What is Health, and how can we cultivate it in our lives?
Updated: May 27
Prominent neuroscientist and public intellectual Dr. Samuel Harris says “Health” has something to do with “not vomiting all the time,” as a tongue in cheek illustration of how broad, and often unhelpful, the parameters circumscribing our definitions of the term can be. We here at Harmony assert that a person’s well-being is more than merely the calculable function of the body’s quantifiable, measurable life functions and mechanisms. You’ve heard us say that “You are more than a collection of symptoms.” And we believe that this is absolutely true, if not a bit abstract.
Harris’s quip is obviously a truism of sorts, and presents us with a humorous way of framing the problem we seek to outline in this piece, which is certainly not humorous at all when contextualized in our day-today lives, and our struggle to attain and maintain health. A human being is a wondrous constellation of processes and functions, emotions and experiences, concords and discords. We are greater than the sum of our parts, evidenced by the mystery of consciousness itself, and the totality of our experiences, subjective and objective, make up our well-being.
How then, do we proceed in our inquiry? I believe that part of what makes Health a particularly difficult subject to define, is that it is subjective to some extent, and humans, as is our wont, tend desperately to objectivize it, or make it easier to digest in Western scientific terms. Without arguing for or against this tendency, I propose that we should develop tools that make it easier to discern whether or not our perceptions of our own health are calibrated properly, (that is, as free of confounding factors that hinder us from seeing the truth of our circumstances as possible.) and from there, use these tools more expansively, to then identify what we need to change in our habits and indulgences to promote sustainable well-being. The way I propose we do this is quite simple, to start. Indeed, if you’ve found yourself slightly overwhelmed by the presentation that our health is tied to the bigger picture, as it were, then I suggest you step away, take a deep breath; in through the nose and out through the mouth. Then close your eyes, and repeat this cycle for a few moments.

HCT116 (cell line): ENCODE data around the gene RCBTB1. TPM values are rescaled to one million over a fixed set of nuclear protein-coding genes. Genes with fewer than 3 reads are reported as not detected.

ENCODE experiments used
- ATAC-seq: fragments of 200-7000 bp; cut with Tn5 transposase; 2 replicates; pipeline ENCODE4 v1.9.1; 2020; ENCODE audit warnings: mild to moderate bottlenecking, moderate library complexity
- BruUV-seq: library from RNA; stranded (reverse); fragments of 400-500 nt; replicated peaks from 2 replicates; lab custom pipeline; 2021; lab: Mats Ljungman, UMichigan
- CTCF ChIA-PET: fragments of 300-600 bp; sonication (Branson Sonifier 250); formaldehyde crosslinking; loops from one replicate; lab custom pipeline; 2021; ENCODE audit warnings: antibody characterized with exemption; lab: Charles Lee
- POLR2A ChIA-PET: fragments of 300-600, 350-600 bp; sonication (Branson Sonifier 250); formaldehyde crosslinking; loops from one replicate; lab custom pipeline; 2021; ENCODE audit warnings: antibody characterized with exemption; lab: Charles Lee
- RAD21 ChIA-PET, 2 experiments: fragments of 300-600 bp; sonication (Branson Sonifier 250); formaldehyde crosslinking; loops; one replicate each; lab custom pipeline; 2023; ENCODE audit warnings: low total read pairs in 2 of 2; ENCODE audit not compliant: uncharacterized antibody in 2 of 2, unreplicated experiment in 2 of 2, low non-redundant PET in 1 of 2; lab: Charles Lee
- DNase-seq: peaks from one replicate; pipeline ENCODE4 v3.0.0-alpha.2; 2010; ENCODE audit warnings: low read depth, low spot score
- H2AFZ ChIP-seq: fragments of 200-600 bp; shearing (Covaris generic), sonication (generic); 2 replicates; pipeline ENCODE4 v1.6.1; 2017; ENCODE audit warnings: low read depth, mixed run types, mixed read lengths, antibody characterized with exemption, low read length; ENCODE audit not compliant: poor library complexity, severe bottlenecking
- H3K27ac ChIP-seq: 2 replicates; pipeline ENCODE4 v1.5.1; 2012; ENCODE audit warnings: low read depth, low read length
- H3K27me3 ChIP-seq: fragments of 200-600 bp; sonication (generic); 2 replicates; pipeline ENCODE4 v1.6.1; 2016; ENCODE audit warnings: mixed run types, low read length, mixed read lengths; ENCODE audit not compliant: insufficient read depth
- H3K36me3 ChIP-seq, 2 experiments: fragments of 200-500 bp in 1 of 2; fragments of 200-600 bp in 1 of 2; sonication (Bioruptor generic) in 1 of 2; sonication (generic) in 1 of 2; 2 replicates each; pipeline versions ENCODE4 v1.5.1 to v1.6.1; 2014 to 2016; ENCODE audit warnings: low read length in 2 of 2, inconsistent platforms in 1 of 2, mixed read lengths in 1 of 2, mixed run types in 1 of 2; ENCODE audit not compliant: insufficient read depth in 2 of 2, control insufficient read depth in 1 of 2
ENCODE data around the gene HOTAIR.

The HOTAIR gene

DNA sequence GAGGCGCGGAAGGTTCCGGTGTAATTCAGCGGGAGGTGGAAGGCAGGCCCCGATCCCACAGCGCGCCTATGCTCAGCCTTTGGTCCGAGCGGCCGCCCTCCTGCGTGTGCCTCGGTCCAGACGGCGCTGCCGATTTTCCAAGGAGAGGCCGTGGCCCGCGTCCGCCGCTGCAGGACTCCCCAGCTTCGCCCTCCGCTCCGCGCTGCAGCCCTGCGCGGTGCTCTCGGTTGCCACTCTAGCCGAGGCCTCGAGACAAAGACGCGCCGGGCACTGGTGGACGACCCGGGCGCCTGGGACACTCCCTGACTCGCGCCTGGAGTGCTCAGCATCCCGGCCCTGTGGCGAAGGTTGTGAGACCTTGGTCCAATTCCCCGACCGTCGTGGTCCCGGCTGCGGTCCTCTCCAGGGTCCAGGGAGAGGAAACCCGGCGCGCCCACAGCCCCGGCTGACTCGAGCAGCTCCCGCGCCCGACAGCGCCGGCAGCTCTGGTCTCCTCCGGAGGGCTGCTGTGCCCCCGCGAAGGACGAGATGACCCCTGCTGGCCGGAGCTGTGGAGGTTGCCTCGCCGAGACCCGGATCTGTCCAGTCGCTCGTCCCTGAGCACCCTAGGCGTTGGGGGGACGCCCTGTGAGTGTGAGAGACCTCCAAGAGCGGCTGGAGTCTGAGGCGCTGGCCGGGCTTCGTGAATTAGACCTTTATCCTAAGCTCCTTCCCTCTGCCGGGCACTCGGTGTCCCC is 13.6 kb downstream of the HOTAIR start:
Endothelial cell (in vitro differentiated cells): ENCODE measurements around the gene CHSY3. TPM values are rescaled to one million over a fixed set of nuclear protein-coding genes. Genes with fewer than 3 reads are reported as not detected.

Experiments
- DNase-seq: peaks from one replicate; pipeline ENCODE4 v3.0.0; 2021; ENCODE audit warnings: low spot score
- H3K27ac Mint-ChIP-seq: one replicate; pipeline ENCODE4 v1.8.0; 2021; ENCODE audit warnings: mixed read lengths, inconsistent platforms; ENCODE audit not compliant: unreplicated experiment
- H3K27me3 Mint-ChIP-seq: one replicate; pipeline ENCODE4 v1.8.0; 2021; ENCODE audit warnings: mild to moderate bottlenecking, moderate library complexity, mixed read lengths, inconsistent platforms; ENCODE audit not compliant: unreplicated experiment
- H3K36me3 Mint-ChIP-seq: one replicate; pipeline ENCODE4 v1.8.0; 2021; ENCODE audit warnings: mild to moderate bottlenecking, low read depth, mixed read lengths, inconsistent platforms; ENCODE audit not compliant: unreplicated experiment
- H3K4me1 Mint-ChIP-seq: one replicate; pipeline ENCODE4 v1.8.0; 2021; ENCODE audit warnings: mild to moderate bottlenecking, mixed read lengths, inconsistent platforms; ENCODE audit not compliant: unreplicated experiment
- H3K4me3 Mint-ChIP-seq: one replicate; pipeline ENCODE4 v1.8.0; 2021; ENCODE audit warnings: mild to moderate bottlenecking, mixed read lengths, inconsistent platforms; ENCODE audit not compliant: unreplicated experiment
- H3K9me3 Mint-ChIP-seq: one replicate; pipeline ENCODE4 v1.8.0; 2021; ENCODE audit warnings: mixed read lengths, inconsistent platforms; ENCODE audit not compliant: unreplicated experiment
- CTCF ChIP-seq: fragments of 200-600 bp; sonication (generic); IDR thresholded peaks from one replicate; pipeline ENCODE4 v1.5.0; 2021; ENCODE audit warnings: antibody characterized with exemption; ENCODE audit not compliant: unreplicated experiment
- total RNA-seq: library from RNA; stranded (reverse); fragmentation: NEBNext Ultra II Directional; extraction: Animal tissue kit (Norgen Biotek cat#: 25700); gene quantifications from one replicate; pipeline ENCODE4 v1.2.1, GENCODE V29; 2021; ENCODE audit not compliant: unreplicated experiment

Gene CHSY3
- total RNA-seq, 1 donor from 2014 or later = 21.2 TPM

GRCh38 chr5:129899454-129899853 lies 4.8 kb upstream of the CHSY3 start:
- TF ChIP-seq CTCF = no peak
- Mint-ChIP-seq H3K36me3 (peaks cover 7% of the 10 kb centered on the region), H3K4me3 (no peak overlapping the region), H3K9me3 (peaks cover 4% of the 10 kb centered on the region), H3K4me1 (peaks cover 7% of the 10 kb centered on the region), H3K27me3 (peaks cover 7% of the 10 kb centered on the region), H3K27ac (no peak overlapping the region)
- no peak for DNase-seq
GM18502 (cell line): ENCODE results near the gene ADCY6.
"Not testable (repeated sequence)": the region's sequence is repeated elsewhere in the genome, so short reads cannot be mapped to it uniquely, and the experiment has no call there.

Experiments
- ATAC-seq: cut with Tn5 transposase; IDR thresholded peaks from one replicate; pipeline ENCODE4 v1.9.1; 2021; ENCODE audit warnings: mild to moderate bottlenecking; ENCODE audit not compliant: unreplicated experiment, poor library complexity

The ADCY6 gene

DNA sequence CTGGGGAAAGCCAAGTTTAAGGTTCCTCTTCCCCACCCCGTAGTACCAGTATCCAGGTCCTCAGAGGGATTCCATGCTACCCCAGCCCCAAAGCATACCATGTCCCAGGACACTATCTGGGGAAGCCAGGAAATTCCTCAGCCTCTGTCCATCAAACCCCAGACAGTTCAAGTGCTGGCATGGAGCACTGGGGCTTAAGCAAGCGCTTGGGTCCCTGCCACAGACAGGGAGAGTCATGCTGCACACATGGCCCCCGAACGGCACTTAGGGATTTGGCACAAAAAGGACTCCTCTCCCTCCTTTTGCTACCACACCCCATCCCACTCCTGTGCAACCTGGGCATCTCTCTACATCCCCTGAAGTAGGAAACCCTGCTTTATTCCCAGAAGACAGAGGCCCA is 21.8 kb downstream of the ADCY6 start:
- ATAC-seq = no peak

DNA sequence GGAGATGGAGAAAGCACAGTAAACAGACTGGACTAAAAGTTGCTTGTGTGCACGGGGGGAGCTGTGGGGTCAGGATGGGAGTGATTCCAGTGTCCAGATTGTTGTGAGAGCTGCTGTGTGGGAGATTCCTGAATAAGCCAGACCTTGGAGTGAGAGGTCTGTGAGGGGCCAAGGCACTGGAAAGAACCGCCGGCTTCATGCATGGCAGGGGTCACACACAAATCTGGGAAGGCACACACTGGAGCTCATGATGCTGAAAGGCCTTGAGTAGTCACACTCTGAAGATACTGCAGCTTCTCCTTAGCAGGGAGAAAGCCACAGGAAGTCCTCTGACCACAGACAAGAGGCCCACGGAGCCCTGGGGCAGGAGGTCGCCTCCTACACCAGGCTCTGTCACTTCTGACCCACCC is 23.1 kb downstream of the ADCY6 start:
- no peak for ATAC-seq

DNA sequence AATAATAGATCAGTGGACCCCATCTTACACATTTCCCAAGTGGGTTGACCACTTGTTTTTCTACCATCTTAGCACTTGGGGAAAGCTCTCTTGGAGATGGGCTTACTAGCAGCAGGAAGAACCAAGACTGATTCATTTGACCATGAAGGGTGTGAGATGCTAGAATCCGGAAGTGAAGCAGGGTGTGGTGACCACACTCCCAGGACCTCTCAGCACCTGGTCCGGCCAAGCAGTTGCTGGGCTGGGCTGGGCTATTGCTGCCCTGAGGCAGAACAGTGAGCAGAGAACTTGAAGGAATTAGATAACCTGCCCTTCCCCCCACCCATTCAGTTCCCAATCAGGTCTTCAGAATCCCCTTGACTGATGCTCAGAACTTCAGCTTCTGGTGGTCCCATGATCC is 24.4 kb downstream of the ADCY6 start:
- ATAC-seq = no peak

Are you back?
Good. Perhaps what I wanted you to do was a bit pedestrian. After all, you breathe all the time, don’t you? Never totally aware, but never completely unaware. That’s how I argue “Health” works a lot of the time. We become conditioned to ignore our overall functioning and states of being, until prompted or caused to notice them by extenuating circumstance. This, from an evolutionary perspective, is energy efficient, and promotes maximum output by essentially ensuring that you are not distracted by things until they really become a problem. But, as certain far eastern practices and ideological constructs espouse, it is beneficial in the long-term to perform daily maintenance on the mind machine if you expect it not only to function, but to thrive and provide you with fertile ground for the cultivation of happiness.